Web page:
As the world continues to deal with an ever-increasing variety of threats in the aftermath of the full-scale invasion of Ukraine by the Russian Federation, the massive losses that the Russian armed forces have taken throughout the conflict have led to an enormous depletion in Russian military hardware. These losses have allowed other actors, such as Iran and North Korea, to step in and bolster their standing with Russia via the supply of weapons.
According to the U.S. State Department, North Korea has stepped forward to provide the Russian military with the weapons and shells they need to allow Russian forces to sustain their fighting ability. According to satellite images, two North Korean arms transfers to the Russian Federation occurred during the current Russo-Ukrainian conflict. The first began in August 2022, with the White House alleging that North Korean arms were transferred to forces of the infamous Russian PMC Wagner; the second occurred in October, with up to 73 box cars sitting on the border awaiting transit between North Korea and Russia.
While the exact contents of these transports are unknown due to the fact that these containers were covered. However, based on the high-level meetings between military leaders and heads of state that occurred before and after these deliveries were photographed, they are most likely military in purpose. These containers are likely intended to supply Russian military forces in Ukraine.
Besides the transfer of munitions, there have been the concerning bilateral meetings between North Korean and Russian leaders. Russian Defense Minister Sergei Shiogu observed a North Korean military parade in June, overseeing the procession of North Korean troops and missile systems alongside North Korean dictator Kim Jong Un.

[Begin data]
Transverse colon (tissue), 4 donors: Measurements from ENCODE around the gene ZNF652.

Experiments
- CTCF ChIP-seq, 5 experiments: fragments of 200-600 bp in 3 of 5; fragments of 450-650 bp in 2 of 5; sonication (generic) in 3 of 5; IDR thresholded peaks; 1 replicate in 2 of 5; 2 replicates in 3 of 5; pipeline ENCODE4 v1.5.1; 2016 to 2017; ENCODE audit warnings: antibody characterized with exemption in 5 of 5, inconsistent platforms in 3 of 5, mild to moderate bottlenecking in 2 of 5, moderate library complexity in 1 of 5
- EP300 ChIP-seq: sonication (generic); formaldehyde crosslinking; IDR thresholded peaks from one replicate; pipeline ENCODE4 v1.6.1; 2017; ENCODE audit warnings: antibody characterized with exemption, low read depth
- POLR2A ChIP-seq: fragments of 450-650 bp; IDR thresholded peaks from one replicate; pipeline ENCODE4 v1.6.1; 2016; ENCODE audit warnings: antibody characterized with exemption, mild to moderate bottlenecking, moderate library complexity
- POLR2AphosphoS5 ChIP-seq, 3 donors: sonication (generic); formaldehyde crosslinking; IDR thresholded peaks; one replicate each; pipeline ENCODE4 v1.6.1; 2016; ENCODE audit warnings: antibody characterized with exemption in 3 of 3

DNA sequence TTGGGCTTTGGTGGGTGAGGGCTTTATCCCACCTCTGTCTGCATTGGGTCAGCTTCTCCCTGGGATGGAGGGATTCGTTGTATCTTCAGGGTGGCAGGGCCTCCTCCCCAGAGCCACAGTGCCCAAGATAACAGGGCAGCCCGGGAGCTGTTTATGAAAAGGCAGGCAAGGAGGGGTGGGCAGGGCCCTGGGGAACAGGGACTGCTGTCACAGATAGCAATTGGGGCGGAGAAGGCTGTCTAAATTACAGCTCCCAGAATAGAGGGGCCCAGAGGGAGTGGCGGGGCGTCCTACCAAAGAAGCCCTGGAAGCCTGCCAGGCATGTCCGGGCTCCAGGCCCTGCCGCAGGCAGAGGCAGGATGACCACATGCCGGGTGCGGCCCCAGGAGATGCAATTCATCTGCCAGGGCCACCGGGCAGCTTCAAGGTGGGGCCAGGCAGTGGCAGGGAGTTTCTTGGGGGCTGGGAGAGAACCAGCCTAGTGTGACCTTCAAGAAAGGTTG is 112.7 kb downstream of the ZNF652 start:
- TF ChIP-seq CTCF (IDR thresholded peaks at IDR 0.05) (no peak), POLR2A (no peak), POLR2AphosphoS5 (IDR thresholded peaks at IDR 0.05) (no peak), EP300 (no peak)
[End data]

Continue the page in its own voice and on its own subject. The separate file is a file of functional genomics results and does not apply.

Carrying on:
Defense Minister Shoigu was later given a tour of an arms expo featuring two drones closely resembling existing U.S. weapons platforms, such as the RQ-4 Global Hawk and MQ-9 Reaper. Kim Jong Un visited the Russian city of Vladivostok, where he was given a guided tour of naval bases and weapons factories supplying the Russian War effort against Ukraine. The North Korean leader would go on to view Russian aircraft on display, such as Tu-160, Tu-95, and Tu-22 bombers, as well as inspect both a MiG-31 armed with an air-launched Kinzhal missile and an Admiral Shaposhnikov frigate.
Besides showing interest in the capabilities of Russian aircraft, the North Koreans have been focused on developing their domestic drone capabilities with the Russians lending assistance. The local government of Russia’s Primorsky Region sent suicide and surveillance drone systems to North Korea as gifts between their two countries during Kim Jong Un’s visit to Vladivostok. North Korean drone systems intruded into the capital of South Korea, Seoul, in late December 2023. South Korea’s Joint Chiefs of Staff stated that up to five drones entered restricted airspace and then returned to North Korea, with the South Korean armed forces unable to stop them. At the time, Yoo Sang-bum, a member of the parliamentary intelligence committee, estimated that North Korea had about 500 unmanned aerial vehicles of 20 different types, including suicide drones, whose prevalence is only likely to increase to a regime that seeks any edge against South Korean and their U.S Allies in light of their effectiveness in Ukraine.